Legal Aspects of Taiwanese Trade and Investment in the People's Republic of China

Tzyh-Trong Chen
Since the beginning of the 1980s, one of the most frequently debated issues concerning the Nationalist Republic of China on Taiwan (hereinafter, Taiwan) and the Communist People's Republic of China on the mainland (hereinafter, China or the PRC) has been investment and trade relationships between the two. Taiwan and the PRC, divided since 1949 and with a background of extreme hostility, both continue to claim to be the sole legitimate government of "China". However, they are de facto two
more » ... de facto two exclusive entities with lawful international personalities which exist separately on either side of the Taiwan Straits. Although the PRC has made continuous efforts to promote direct trade and investment with Taiwan, Taiwan still insists that all contacts should be indirect. According to the government of Taiwan's three-stage unification plan published in March 1991, direct business activities with the PRC can be conducted only if there is an equal, reciprocal relationship between the two regimes. While various scenarios are possible for future relationships, the most likely appears to be a compromise; a co-existence with economic and political co-operation coupled with legal modus vivendi. The purpose of this study is first, to provide an academic analysis of the legal aspects of Taiwan-PRC trade and investment links which also promotes the cause of stronger Taiwan-PRC economic relations unilaterally; Secondly, in the broader context, to stimulate creative discussion of possible solutions for direct mutual exchange of economic activities between the two. The analysis of the legal aspects of Taiwanese trade and investment in the PRC includes an examination of the methods of legal settlement for handling business disputes. This thesis employs the methodology of comparative analysis in approaching the topics it treats. Its theoretical standpoint is based on the argument that the model of former East-West trade and investment, arising from policies of mutual public non-recognition, reveals many close similarities to the characterist [...]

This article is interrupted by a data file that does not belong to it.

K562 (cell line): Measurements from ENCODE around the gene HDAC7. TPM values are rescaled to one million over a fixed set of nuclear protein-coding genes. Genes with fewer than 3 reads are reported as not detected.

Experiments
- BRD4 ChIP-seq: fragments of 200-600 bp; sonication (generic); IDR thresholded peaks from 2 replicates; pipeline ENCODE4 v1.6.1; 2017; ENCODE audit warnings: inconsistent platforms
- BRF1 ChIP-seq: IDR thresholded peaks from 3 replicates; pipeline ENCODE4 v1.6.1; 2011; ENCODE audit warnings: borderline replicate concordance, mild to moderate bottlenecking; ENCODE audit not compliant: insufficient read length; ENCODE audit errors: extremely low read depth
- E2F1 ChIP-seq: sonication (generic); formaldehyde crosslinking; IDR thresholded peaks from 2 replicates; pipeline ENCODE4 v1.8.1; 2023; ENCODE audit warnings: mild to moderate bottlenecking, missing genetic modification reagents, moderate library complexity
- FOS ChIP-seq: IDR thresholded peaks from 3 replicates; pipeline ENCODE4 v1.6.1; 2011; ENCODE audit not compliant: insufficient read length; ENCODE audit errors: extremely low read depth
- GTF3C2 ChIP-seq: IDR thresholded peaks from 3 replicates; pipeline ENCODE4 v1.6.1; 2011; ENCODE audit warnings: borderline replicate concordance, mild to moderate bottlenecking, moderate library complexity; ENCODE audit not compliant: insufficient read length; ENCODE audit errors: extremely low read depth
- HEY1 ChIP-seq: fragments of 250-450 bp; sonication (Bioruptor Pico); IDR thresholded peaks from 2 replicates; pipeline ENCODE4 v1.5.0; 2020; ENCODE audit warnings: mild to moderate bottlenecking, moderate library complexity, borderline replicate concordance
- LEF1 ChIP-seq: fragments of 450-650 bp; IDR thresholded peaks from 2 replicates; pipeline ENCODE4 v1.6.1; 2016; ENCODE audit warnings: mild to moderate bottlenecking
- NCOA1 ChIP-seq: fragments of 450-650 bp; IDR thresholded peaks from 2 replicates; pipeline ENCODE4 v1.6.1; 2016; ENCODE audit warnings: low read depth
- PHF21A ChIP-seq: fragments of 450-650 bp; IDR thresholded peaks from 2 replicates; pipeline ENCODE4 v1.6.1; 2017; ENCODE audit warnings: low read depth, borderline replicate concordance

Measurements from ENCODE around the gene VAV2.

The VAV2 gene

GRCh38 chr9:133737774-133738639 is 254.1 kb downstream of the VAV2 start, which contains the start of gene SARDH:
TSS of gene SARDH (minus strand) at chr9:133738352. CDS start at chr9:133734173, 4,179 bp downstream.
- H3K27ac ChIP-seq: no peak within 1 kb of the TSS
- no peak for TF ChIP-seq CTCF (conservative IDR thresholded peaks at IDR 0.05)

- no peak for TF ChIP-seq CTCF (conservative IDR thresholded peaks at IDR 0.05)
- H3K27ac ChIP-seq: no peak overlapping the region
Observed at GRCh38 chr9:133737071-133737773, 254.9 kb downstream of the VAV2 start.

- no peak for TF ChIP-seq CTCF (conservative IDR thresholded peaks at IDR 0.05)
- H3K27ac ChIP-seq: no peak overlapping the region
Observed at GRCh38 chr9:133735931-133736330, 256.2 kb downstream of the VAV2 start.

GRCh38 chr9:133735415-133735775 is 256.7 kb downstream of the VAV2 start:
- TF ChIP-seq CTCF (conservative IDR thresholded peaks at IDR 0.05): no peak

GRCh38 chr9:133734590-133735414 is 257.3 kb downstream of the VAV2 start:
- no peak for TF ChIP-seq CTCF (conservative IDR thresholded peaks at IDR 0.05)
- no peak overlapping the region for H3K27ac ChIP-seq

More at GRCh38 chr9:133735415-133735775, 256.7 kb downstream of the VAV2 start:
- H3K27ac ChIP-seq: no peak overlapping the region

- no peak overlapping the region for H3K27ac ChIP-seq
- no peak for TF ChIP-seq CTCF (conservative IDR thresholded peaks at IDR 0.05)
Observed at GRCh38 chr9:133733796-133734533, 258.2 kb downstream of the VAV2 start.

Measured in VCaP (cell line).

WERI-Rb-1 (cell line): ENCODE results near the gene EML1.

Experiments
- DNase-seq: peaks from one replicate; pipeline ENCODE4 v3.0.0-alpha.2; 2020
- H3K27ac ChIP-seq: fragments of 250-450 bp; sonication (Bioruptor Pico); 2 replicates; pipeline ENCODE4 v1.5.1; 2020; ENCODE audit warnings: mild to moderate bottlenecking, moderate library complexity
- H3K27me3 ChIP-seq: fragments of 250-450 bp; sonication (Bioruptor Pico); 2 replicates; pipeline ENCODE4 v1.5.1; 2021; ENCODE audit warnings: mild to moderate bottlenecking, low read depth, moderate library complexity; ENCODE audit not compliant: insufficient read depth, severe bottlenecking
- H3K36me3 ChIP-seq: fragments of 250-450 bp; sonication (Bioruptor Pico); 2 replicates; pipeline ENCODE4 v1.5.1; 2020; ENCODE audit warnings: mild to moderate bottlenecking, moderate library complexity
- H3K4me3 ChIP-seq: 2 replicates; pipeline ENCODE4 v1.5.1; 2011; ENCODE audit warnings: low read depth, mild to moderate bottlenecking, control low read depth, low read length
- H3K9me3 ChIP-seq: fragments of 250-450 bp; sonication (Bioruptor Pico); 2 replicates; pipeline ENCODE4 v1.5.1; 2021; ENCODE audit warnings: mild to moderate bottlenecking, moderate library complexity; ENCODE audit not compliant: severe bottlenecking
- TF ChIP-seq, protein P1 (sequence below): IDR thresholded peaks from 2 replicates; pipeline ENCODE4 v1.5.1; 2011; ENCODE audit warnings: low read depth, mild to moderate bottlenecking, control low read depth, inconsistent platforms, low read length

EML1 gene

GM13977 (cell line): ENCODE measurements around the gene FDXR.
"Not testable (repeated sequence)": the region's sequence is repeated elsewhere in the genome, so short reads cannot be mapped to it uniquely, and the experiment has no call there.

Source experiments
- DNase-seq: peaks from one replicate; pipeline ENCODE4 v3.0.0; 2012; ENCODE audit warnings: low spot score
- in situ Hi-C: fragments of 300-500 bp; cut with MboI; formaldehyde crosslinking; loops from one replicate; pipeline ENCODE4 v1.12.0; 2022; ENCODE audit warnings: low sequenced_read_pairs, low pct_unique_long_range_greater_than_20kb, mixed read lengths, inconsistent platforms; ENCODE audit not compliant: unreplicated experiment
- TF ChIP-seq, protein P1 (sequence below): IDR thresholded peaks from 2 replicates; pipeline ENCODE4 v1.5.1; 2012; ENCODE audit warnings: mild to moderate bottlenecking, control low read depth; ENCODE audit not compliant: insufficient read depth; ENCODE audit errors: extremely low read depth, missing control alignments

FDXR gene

doi:10.25501/soas.00033776 fatcat:2nez4s3tvfdghadvsirixgqiim